Unless you’ve been living in a cave, you’re aware of the manufacturing worker shortage and its impact on machine shops. We all have stories about the difficulty of finding passionate, skilled workers. It’s not a good situation when your company’s future potential is limited by an inability to fill critical positions.
Most young adults perceive manufacturing jobs as dirty and dull, when, in reality, the design, development and creation of a machined part is an incredible example of creativity and workmanship, worthy of a very competitive salary. Educating high school and college students about these opportunities is the responsibility of all of us and requires consistent effort.
When I teach elementary school students for Junior Achievement, explaining my business and showing samples of the parts we produce, the children are captivated. They enjoy holding, examining and hearing about the parts. They’re like little sponges, soaking up my excitement and eventually pointing out machined and fabricated metal parts in their classrooms.
It pleases me to confidently tell these kids that they’ll have opportunities in our industry. When I leave a class, they’re more knowledgeable and excited about manufacturing than they were before. If it wasn’t for me explaining it to them, they probably wouldn’t hear about it.
In spite of my optimism and desire to educate others, many challenges remain when it comes to filling critical positions at our shop. Instead of recruiting outside, an often overlooked method is to search in your own company for untapped talent and creativity. The best candidates sometimes are right under your nose. Perhaps they quietly work in the shop, unaware they have other valuable skills. Maybe you’ve never contemplated they could do anything else. Possibly, they were never properly interviewed or evaluated to ensure they were placed in the optimal position.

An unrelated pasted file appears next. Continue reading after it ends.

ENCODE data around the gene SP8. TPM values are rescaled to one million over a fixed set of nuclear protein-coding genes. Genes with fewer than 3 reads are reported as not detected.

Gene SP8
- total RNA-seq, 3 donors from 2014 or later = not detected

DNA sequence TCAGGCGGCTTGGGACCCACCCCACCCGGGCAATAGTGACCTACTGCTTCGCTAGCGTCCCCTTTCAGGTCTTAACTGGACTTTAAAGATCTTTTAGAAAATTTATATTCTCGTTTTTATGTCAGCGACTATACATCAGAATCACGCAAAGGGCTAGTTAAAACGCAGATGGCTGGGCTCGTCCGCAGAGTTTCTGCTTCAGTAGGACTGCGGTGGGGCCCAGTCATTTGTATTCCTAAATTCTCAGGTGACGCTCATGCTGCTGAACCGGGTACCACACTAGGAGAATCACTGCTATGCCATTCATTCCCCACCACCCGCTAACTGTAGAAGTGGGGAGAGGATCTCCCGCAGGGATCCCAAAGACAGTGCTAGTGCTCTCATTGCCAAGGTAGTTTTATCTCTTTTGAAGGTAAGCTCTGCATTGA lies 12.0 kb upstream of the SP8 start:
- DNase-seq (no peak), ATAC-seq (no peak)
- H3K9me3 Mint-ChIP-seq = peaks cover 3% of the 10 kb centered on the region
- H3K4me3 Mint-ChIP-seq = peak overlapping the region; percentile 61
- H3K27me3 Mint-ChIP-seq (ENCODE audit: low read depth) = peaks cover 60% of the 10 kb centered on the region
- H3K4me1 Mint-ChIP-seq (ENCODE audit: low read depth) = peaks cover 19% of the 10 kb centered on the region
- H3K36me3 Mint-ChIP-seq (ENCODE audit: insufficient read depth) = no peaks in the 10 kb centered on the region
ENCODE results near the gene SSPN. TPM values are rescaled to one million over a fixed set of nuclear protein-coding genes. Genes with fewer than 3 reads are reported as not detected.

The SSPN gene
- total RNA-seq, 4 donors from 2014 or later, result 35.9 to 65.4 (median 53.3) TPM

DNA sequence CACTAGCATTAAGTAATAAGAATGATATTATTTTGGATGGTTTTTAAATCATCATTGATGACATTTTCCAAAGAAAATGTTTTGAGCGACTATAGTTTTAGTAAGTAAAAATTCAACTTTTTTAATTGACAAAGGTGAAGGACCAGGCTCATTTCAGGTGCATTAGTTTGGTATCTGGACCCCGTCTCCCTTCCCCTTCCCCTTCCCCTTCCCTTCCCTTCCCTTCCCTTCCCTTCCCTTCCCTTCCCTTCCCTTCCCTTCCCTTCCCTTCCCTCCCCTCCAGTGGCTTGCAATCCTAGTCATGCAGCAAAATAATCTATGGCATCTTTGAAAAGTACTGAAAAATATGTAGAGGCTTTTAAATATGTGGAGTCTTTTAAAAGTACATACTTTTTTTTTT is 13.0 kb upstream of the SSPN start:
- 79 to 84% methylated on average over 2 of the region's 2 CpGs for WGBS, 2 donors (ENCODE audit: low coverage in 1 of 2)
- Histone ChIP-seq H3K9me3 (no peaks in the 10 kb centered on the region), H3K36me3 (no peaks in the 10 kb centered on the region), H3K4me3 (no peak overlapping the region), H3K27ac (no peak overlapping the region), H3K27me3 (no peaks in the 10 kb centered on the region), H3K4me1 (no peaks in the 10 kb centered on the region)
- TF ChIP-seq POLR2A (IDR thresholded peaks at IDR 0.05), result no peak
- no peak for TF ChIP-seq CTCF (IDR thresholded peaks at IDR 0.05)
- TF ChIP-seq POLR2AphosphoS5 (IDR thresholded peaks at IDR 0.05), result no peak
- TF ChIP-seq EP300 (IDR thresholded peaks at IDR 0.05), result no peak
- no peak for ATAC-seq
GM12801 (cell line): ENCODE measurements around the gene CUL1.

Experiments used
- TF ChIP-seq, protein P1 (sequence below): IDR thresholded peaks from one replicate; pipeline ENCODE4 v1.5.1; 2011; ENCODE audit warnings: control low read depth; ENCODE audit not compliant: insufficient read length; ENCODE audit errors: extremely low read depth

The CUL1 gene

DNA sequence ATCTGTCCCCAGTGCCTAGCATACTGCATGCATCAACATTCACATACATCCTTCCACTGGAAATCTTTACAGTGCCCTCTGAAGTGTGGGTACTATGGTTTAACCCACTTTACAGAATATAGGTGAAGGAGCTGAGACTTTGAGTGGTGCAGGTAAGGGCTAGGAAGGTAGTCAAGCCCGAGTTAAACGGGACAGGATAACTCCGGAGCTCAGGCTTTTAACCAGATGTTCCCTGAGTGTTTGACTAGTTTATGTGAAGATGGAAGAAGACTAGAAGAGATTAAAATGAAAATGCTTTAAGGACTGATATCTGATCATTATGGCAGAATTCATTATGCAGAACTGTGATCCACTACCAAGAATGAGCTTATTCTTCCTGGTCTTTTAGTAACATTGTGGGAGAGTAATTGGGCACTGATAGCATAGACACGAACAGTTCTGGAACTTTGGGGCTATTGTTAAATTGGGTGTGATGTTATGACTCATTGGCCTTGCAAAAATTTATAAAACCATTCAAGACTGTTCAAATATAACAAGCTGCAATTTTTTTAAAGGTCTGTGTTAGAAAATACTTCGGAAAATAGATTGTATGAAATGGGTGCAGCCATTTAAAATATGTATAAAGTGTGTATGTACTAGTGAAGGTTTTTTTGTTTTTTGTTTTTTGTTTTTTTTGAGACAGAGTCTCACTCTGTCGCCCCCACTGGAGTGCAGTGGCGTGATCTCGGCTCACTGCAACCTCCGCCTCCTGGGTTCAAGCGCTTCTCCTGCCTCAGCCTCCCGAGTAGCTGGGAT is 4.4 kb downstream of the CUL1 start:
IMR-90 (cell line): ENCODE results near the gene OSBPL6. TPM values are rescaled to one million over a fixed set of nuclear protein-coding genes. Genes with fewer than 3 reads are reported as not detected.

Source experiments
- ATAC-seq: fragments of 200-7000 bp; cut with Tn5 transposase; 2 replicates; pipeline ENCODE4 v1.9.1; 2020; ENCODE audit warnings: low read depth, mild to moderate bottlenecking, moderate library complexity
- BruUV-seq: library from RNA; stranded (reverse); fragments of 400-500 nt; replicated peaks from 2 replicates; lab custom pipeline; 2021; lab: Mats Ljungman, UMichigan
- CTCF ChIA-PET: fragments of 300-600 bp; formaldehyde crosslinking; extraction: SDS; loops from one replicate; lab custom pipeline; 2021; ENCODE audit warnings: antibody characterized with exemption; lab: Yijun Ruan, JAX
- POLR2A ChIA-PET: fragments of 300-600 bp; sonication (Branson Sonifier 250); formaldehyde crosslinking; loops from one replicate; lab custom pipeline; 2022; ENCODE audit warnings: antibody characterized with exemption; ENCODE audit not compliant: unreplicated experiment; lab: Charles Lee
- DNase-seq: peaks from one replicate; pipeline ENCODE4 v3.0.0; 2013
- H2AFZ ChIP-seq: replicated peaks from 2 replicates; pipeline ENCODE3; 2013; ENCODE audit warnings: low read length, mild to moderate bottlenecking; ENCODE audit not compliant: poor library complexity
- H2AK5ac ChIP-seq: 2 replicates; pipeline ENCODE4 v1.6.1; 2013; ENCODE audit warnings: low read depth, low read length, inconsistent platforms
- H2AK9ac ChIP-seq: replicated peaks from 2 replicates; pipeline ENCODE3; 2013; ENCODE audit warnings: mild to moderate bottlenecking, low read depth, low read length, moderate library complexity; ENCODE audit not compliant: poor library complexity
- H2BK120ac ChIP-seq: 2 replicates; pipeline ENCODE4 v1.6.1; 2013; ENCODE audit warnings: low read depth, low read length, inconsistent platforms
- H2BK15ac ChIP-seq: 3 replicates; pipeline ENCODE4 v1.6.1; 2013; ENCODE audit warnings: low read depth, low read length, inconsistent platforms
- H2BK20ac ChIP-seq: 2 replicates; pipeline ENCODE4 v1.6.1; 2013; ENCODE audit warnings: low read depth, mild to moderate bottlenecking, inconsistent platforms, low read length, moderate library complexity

There are many reasons, but taking a fresh look at existing personnel and carefully examining their true talents and skills can be an eye-opener and may provide a cost-effective solution to a shortage of skilled workers. In very small shops or when a business is flat, this may not be possible. But many machine shops are searching for good candidates and need younger employees to fill the void left by older, retiring workers. We’ve added several employees in the past year and discovered useful skills and talent that benefited our company and offered advancement opportunities for the employees.
Occasionally, promoting from within doesn’t work. A candidate may be talented but immature and unable to effectively manage new responsibilities. Many shop workers are tremendously talented but, unfortunately, have never been taught how to utilize that talent to their advantage. They’re simply unaware of what’s within them. But removing yourself from the daily grind and taking a new look at the talent you already have may reap rewards. Don’t overlook it.